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LA school district could become nation's first to ban suspensions

The Los Angeles Unified School District could move to ban suspensions of students who choose to defy rules. The board will deliberate on the bill tomorrow. 

Robert Harbison/The Christian Science Monitor/File
In this file photo, the downtown Los Angeles skyline is seen with the snow-capped San Gabriel Mountains in the distance.

The Los Angeles Unified School District could become the nation's first to ban suspensions of students who are willfully defiant.

The school board on Tuesday is scheduled to consider the ban, which is supported by the school superintendent.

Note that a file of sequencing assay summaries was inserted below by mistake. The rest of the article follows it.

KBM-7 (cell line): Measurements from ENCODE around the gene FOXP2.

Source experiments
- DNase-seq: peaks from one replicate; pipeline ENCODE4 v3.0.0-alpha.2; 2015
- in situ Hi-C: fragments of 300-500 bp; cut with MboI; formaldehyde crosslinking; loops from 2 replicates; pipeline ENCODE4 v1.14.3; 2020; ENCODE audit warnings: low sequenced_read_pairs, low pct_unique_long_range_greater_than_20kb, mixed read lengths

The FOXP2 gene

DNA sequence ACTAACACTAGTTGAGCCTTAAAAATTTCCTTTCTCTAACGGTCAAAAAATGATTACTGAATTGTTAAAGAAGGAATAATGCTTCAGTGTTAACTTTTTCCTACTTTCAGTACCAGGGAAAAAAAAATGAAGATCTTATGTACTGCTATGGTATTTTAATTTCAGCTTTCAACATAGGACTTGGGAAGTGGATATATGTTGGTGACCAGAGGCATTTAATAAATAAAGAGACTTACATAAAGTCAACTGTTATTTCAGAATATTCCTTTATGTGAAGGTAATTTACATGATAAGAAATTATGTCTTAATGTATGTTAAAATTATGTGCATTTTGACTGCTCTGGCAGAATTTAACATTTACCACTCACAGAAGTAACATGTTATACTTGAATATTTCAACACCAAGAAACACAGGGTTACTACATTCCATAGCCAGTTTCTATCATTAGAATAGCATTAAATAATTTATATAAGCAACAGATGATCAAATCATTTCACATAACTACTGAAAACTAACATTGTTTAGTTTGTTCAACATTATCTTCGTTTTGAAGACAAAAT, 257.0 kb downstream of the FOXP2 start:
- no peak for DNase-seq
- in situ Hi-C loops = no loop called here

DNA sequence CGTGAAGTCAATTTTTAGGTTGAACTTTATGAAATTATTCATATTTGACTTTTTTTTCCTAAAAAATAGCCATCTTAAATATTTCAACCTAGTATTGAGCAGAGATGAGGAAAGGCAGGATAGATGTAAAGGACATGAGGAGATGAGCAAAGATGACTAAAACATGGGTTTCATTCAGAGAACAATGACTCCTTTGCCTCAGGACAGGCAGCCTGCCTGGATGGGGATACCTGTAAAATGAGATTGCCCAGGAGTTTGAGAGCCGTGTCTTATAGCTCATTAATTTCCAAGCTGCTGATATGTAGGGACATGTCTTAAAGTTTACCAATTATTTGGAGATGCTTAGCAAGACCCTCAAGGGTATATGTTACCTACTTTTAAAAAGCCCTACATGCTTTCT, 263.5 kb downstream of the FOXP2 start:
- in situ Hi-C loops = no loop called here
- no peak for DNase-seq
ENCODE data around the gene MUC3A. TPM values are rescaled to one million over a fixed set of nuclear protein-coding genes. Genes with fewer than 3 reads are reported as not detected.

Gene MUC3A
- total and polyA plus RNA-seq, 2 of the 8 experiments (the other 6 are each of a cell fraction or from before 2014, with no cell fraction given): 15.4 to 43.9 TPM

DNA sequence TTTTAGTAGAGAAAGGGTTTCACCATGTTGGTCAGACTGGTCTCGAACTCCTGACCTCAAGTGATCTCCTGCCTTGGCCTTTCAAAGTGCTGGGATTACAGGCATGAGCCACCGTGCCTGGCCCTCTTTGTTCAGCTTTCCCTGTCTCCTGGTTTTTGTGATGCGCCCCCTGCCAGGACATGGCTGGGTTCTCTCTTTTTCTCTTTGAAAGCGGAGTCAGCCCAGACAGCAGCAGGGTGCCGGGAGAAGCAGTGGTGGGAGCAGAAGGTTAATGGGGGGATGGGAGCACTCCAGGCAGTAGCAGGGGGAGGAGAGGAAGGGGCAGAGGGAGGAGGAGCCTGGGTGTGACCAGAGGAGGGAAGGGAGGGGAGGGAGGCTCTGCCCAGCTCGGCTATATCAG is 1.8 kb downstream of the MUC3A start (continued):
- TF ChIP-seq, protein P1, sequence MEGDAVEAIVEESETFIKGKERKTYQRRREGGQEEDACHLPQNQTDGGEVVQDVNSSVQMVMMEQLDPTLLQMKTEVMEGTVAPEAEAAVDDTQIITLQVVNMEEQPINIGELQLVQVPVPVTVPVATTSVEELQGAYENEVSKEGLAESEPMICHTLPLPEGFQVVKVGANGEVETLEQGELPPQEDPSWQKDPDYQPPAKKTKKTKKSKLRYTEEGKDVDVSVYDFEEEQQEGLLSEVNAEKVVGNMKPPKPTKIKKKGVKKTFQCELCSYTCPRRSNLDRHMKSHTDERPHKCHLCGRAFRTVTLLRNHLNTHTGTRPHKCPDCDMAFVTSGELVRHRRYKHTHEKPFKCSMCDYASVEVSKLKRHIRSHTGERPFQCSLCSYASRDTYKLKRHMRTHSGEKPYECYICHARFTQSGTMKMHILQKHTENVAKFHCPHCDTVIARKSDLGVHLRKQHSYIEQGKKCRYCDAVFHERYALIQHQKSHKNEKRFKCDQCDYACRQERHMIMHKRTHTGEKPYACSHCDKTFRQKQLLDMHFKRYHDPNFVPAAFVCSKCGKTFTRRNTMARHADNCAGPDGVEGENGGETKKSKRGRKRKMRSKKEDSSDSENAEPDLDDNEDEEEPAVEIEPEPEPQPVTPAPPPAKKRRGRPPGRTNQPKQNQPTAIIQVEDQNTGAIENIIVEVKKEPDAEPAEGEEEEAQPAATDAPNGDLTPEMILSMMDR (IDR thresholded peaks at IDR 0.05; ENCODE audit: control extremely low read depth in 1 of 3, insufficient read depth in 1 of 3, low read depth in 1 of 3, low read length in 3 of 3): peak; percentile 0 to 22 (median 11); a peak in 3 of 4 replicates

Currently, students can be suspended for refusing to remove a hat or cursing the teacher.

The Los Angeles Times says willful defiance suspensions accounted for nearly half of all California suspensions in the 2011-2012 school year. Black students were disproportionately affected.

Critics say it's a catch-all way of getting rid of underachievers that hurts the student but does nothing to solve behavior issues.

Supporters say defiant kids disrupt classes and reduce learning time. Gov. Jerry Brown vetoed a bill last year that would have barred suspensions for defiance.

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